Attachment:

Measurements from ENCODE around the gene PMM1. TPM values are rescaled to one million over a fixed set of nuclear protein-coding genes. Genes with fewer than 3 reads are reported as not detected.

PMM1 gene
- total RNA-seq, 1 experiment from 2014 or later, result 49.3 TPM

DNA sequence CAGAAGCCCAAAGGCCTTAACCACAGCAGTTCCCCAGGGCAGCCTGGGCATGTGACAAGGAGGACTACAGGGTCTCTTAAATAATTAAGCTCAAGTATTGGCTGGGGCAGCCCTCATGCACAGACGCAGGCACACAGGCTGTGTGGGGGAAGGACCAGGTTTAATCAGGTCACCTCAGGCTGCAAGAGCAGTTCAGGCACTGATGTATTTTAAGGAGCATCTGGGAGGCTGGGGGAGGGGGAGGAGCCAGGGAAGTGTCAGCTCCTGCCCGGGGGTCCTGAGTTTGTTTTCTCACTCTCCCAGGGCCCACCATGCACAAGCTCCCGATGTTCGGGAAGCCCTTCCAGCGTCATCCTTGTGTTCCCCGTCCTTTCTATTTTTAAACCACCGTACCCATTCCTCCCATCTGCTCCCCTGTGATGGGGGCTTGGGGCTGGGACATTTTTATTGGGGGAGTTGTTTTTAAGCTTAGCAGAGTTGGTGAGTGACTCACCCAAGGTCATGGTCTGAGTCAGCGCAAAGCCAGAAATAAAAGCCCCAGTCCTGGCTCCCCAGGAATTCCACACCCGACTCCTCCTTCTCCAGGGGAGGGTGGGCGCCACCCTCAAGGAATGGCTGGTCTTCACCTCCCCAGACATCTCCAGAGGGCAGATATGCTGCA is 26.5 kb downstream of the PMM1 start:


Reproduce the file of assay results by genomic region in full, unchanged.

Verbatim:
Measurements from ENCODE around the gene PMM1. TPM values are rescaled to one million over a fixed set of nuclear protein-coding genes. Genes with fewer than 3 reads are reported as not detected.

PMM1 gene
- total RNA-seq, 1 experiment from 2014 or later, result 49.3 TPM

DNA sequence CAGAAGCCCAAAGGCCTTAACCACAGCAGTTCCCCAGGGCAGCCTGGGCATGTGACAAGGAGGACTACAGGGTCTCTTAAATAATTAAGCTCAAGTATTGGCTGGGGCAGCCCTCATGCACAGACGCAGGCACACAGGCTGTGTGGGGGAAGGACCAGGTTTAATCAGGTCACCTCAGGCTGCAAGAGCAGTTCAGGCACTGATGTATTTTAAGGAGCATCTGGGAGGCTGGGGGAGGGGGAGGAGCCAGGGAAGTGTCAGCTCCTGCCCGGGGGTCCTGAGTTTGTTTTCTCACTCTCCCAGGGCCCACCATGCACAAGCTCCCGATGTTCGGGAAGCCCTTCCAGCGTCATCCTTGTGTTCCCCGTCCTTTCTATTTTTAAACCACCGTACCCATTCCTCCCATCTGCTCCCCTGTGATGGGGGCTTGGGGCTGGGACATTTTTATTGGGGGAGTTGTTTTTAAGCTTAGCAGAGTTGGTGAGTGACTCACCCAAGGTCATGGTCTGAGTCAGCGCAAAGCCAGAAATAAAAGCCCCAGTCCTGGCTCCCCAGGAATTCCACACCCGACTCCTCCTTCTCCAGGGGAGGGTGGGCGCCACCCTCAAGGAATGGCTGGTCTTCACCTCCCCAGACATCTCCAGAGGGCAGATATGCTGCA is 26.5 kb downstream of the PMM1 start: